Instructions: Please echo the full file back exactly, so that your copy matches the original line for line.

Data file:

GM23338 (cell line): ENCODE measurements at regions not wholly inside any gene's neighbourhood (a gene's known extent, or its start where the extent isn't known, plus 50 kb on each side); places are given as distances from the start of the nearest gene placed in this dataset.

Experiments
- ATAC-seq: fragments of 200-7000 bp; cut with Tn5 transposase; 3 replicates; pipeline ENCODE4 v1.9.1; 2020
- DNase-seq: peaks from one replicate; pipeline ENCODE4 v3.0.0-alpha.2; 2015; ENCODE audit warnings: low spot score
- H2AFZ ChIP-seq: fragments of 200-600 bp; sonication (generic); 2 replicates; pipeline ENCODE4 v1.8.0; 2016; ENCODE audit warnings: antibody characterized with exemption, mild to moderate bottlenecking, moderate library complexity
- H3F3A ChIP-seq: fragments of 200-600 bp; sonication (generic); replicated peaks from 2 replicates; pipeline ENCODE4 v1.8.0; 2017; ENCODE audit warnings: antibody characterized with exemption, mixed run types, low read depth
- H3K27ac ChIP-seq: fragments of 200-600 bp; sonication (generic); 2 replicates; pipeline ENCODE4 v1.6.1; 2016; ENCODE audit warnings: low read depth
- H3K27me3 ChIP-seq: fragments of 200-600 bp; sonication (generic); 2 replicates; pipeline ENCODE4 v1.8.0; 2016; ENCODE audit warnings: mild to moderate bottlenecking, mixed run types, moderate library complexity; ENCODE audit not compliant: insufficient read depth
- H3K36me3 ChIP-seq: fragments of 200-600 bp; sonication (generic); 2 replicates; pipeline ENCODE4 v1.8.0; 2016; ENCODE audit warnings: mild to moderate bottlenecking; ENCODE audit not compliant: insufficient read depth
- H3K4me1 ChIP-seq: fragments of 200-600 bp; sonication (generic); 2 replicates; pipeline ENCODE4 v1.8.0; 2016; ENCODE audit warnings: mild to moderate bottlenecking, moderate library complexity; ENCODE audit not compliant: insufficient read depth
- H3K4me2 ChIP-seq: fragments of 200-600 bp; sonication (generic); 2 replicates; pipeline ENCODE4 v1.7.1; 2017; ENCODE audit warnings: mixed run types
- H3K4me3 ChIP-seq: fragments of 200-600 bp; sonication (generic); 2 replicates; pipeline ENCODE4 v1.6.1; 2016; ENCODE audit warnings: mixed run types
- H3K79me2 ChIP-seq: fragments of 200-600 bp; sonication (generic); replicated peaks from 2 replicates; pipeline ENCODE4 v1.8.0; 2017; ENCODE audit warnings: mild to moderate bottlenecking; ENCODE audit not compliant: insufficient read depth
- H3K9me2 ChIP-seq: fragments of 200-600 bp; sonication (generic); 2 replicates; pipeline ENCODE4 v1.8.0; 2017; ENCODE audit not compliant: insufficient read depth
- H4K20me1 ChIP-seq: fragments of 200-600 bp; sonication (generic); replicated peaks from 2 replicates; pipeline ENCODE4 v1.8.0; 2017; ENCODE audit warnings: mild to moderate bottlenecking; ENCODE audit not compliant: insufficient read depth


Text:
GM23338 (cell line): ENCODE measurements at regions not wholly inside any gene's neighbourhood (a gene's known extent, or its start where the extent isn't known, plus 50 kb on each side); places are given as distances from the start of the nearest gene placed in this dataset.

Experiments
- ATAC-seq: fragments of 200-7000 bp; cut with Tn5 transposase; 3 replicates; pipeline ENCODE4 v1.9.1; 2020
- DNase-seq: peaks from one replicate; pipeline ENCODE4 v3.0.0-alpha.2; 2015; ENCODE audit warnings: low spot score
- H2AFZ ChIP-seq: fragments of 200-600 bp; sonication (generic); 2 replicates; pipeline ENCODE4 v1.8.0; 2016; ENCODE audit warnings: antibody characterized with exemption, mild to moderate bottlenecking, moderate library complexity
- H3F3A ChIP-seq: fragments of 200-600 bp; sonication (generic); replicated peaks from 2 replicates; pipeline ENCODE4 v1.8.0; 2017; ENCODE audit warnings: antibody characterized with exemption, mixed run types, low read depth
- H3K27ac ChIP-seq: fragments of 200-600 bp; sonication (generic); 2 replicates; pipeline ENCODE4 v1.6.1; 2016; ENCODE audit warnings: low read depth
- H3K27me3 ChIP-seq: fragments of 200-600 bp; sonication (generic); 2 replicates; pipeline ENCODE4 v1.8.0; 2016; ENCODE audit warnings: mild to moderate bottlenecking, mixed run types, moderate library complexity; ENCODE audit not compliant: insufficient read depth
- H3K36me3 ChIP-seq: fragments of 200-600 bp; sonication (generic); 2 replicates; pipeline ENCODE4 v1.8.0; 2016; ENCODE audit warnings: mild to moderate bottlenecking; ENCODE audit not compliant: insufficient read depth
- H3K4me1 ChIP-seq: fragments of 200-600 bp; sonication (generic); 2 replicates; pipeline ENCODE4 v1.8.0; 2016; ENCODE audit warnings: mild to moderate bottlenecking, moderate library complexity; ENCODE audit not compliant: insufficient read depth
- H3K4me2 ChIP-seq: fragments of 200-600 bp; sonication (generic); 2 replicates; pipeline ENCODE4 v1.7.1; 2017; ENCODE audit warnings: mixed run types
- H3K4me3 ChIP-seq: fragments of 200-600 bp; sonication (generic); 2 replicates; pipeline ENCODE4 v1.6.1; 2016; ENCODE audit warnings: mixed run types
- H3K79me2 ChIP-seq: fragments of 200-600 bp; sonication (generic); replicated peaks from 2 replicates; pipeline ENCODE4 v1.8.0; 2017; ENCODE audit warnings: mild to moderate bottlenecking; ENCODE audit not compliant: insufficient read depth
- H3K9me2 ChIP-seq: fragments of 200-600 bp; sonication (generic); 2 replicates; pipeline ENCODE4 v1.8.0; 2017; ENCODE audit not compliant: insufficient read depth
- H4K20me1 ChIP-seq: fragments of 200-600 bp; sonication (generic); replicated peaks from 2 replicates; pipeline ENCODE4 v1.8.0; 2017; ENCODE audit warnings: mild to moderate bottlenecking; ENCODE audit not compliant: insufficient read depth